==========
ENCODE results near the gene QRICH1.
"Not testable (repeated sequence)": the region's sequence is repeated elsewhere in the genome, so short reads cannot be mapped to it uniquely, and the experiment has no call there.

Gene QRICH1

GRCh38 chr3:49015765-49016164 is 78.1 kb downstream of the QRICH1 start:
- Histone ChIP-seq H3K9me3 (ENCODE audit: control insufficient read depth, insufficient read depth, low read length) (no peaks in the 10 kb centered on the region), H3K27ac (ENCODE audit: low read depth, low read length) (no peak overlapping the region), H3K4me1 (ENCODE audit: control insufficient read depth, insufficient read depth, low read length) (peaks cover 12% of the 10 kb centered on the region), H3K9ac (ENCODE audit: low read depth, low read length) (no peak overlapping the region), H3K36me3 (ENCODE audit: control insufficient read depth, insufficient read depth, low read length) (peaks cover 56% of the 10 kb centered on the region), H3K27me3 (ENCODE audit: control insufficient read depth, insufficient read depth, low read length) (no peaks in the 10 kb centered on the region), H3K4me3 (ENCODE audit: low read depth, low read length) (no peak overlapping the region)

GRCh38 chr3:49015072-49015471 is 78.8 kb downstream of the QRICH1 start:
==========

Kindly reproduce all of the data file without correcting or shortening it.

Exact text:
ENCODE results near the gene QRICH1.
"Not testable (repeated sequence)": the region's sequence is repeated elsewhere in the genome, so short reads cannot be mapped to it uniquely, and the experiment has no call there.

Gene QRICH1

GRCh38 chr3:49015765-49016164 is 78.1 kb downstream of the QRICH1 start:
- Histone ChIP-seq H3K9me3 (ENCODE audit: control insufficient read depth, insufficient read depth, low read length) (no peaks in the 10 kb centered on the region), H3K27ac (ENCODE audit: low read depth, low read length) (no peak overlapping the region), H3K4me1 (ENCODE audit: control insufficient read depth, insufficient read depth, low read length) (peaks cover 12% of the 10 kb centered on the region), H3K9ac (ENCODE audit: low read depth, low read length) (no peak overlapping the region), H3K36me3 (ENCODE audit: control insufficient read depth, insufficient read depth, low read length) (peaks cover 56% of the 10 kb centered on the region), H3K27me3 (ENCODE audit: control insufficient read depth, insufficient read depth, low read length) (no peaks in the 10 kb centered on the region), H3K4me3 (ENCODE audit: low read depth, low read length) (no peak overlapping the region)

GRCh38 chr3:49015072-49015471 is 78.8 kb downstream of the QRICH1 start: